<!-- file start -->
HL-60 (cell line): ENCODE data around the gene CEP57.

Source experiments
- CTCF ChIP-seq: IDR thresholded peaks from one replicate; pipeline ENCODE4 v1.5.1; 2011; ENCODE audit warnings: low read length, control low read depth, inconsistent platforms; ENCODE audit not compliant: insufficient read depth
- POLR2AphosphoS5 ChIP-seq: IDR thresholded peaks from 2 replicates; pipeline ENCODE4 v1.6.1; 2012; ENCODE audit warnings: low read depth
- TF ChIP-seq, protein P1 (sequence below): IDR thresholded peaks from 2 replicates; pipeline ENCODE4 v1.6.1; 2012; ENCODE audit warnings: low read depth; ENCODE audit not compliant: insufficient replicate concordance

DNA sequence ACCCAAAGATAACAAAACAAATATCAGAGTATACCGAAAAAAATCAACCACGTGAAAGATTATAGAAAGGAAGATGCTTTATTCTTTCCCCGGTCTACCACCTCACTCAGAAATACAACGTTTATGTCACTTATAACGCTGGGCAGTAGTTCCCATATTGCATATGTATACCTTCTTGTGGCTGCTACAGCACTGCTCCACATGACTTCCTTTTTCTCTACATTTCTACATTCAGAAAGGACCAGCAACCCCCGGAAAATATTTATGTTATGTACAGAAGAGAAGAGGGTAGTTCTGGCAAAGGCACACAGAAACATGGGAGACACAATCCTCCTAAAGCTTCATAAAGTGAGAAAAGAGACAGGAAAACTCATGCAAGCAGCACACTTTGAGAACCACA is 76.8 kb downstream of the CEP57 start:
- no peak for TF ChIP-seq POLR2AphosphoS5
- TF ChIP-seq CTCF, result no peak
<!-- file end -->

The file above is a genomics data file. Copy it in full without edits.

HL-60 (cell line): ENCODE data around the gene CEP57.

Source experiments
- CTCF ChIP-seq: IDR thresholded peaks from one replicate; pipeline ENCODE4 v1.5.1; 2011; ENCODE audit warnings: low read length, control low read depth, inconsistent platforms; ENCODE audit not compliant: insufficient read depth
- POLR2AphosphoS5 ChIP-seq: IDR thresholded peaks from 2 replicates; pipeline ENCODE4 v1.6.1; 2012; ENCODE audit warnings: low read depth
- TF ChIP-seq, protein P1 (sequence below): IDR thresholded peaks from 2 replicates; pipeline ENCODE4 v1.6.1; 2012; ENCODE audit warnings: low read depth; ENCODE audit not compliant: insufficient replicate concordance

DNA sequence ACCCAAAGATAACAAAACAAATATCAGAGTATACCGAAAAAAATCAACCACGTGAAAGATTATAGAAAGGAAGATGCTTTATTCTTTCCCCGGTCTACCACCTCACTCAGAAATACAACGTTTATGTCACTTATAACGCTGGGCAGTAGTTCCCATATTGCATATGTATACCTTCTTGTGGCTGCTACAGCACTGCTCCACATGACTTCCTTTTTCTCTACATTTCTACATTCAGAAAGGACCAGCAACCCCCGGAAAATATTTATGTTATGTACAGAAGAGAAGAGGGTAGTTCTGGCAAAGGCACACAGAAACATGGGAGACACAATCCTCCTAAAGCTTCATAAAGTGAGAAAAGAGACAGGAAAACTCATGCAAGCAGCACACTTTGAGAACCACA is 76.8 kb downstream of the CEP57 start:
- no peak for TF ChIP-seq POLR2AphosphoS5
- TF ChIP-seq CTCF, result no peak